On 6 June 1942, Ensign Richard Vern Umphrey, USN (T),landed a heavily loaded plane in a rough sea, and rescued the personnel of a disabled PBY who had been afloat for three days.  On two occasions during this flight Ensign Umphrey was jumped by enemy aircraft.  In both instances he handled his plane so as to avoid personnel injury.  The second attacking plane broke off the engagement when it dove away trailing white smoke, the result of direct hits upon it by .50 and .30 calibre machine gun fire

The  squadron’s  most serious loss at Midway  occurred when three Japanese seaplanes simultaneously attacked 44-P-12 and sent it crashing into the sea in flames.  The pilot, LTJG R.S. Whitman and C. Adams, ACRM, USN were killed in the engagement.  The courage of three enlisted men, Virgil Ruel Marsh, 279 42 21, AMM1c, USN, John Cleland Weeks, 81 31 37, AMM2c, USN. And Philip  

*CO VP-44, Order of the Day, 4 June 1942.



Leroy Fulghum, 39 34 45, ACM2c, USN, made possible their sup-vival and the survival of Ens. L. H. Camp, USNR, and Ens. L. C. McCleary, USNR.  Ensign Camp died later as a result of gunfire wounds.  Despite the fire engulfing the airplane, Marsh freed a rubber life raft from the wreckage, launched it, and assisted the wounded to safety.  After the plane had been set afire, Fulghum continued  to man his gun,  and, as a result,  probably destroyed one enemy aircraft.  On his own initiative, he released the bombs before the crash, and later he assisted the wounded into the raft.  He was later awarded the Navy Cross for this action. It was Weeks who, himself seriously wounded, made such repairs upon the life raft that, savaged by bullet holes, it would otherwise have sunk.

Such was Midway for Patol Squadron Forty-four – in terms of the name players, if you will.  This account, because it is economical, doesn’t mention the efforts of the squadron’s ord-nancemen who, for a period of twelve days, worked on an average 19 – 20 hours per day, or of its machinist’s mates who repaired their planes often in complete blackout.*

On 9 June 1942,Patrol Squadron Forty-four returned to Pearl Harbor.

After Midway and  until late December  patrols were flown out from Oahu and from Johnston Island under the direction of the Commander, Hawaiian Sea Frontier.  Two crews in October of 1942 participated in the special search from Canton Island for the Army B-17 lost with Colonel Eddie Rickenbacker aboard. In Sep-tember of that year the squadron moved to NAS Kaneohe.  The following mid-December all PBY-5A type aircraft were exchanged for PBY-5s, and when  the bow turrents had been equipped with twin .30 calibre guns and MK IX gunsights had been installed, VP-44 left Kaneohe on 22 December, in four sections for Espiritu Santo Island, New Hebrides.  On December 30 it commenced patrol operations from there, operating under Fleet Air Wing One.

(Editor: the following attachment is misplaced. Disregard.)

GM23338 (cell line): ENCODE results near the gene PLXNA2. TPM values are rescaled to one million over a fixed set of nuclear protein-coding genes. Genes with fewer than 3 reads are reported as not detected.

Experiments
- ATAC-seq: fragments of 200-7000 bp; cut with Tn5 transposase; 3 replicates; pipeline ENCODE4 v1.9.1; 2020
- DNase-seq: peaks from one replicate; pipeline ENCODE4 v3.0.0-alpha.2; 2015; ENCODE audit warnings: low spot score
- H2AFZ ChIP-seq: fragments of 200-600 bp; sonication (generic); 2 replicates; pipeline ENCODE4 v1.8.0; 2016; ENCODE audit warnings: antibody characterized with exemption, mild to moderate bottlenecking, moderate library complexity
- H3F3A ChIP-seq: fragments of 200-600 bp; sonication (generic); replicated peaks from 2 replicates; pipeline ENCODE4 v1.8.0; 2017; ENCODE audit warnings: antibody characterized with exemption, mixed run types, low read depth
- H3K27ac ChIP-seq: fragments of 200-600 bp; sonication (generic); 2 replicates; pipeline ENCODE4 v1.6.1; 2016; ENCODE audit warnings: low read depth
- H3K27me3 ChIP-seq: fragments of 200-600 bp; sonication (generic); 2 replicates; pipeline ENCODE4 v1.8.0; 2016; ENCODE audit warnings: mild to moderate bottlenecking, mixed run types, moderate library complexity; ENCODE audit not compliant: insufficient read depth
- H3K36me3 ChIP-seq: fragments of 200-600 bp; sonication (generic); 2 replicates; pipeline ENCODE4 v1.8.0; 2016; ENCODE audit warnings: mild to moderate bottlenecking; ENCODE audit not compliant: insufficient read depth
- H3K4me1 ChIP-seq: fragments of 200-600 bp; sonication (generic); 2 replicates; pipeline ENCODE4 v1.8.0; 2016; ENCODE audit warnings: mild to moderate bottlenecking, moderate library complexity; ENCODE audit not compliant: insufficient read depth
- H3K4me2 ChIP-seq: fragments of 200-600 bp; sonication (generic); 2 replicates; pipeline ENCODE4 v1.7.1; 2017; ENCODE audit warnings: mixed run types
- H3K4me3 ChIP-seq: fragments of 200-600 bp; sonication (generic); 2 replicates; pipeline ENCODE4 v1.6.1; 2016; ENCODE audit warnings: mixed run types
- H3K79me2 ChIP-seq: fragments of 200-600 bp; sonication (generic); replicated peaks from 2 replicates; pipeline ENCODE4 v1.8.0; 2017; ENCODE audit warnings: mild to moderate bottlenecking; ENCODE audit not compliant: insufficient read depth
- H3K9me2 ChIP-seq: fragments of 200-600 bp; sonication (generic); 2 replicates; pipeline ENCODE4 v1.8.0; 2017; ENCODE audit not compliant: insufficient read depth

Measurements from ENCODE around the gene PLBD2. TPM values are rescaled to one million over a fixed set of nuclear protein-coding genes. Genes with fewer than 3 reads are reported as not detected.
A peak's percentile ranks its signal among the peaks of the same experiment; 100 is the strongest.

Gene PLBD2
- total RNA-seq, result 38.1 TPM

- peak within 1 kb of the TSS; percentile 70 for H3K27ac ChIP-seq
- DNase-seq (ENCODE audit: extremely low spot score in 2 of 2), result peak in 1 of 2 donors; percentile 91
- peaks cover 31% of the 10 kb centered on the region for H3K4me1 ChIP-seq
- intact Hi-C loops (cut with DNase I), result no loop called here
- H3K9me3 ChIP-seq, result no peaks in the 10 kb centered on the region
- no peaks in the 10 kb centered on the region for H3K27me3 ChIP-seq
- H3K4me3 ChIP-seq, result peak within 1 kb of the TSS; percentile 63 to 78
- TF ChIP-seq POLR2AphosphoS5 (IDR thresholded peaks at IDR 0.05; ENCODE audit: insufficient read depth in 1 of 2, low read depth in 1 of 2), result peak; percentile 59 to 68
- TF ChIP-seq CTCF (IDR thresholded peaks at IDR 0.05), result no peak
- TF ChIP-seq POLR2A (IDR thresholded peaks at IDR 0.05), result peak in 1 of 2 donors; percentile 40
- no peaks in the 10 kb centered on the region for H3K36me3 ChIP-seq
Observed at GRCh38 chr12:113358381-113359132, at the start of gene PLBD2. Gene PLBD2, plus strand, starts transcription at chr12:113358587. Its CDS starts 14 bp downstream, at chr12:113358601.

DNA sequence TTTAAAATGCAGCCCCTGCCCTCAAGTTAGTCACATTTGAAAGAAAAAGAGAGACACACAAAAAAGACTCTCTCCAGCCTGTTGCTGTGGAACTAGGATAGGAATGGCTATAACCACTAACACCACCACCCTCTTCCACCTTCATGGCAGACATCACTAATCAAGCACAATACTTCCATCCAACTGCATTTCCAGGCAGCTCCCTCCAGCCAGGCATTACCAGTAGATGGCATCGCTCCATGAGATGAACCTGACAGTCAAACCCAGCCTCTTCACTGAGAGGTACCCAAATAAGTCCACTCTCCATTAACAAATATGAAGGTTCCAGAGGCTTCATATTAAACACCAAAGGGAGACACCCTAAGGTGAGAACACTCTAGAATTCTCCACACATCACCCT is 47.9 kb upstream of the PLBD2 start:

One February 5, 1943, two planes left Espiritu Santo for Halavo Beach, Florida Island.  They were the first of a series of detachments which were to see service in the Solomon Islands for the period February through June 1943.  It was a many faceted job which confronted VP-44 pilots in this area.  While they flew no searches from Halavo, they flew very often on “dumbo” missions – and in so doing effected a considerable number of rescues – they transported personnel (including members of the Army, and of Australian and New Zealand forces), carried supplies, including medical supplies, served as hospital plane pilots, and worked in conjunction with the island coast watchers.  Throughout this period many flights penetrated, sometimes for a distance as great  

  *From CO VP-44 to Comdr Task Force D, 26 June 1942.
**One VP-44 plane on June 6 had an escort of 20 fighters.



as half the length of the Solomon chain, into enemy controlled areas.  Evidence of the constant danger these planes were subject to is seen in the fact that they sometimes went on their missions escorted by fifteen or more fighters.** The fighters were usually F-4-Us and F-6-Fs but sometimes they were Army P-39s and P-40s.

There was nothing of the tedium of patrol flying to characterize these flights. They were flown always within the sight of land – as you always are in the Solomons – mostly in enemy territory, and they had a varied mission.  It isn’t possible to describe them at length, but it serves our purpose to single out one or two of them as typical of the work done throughout the period.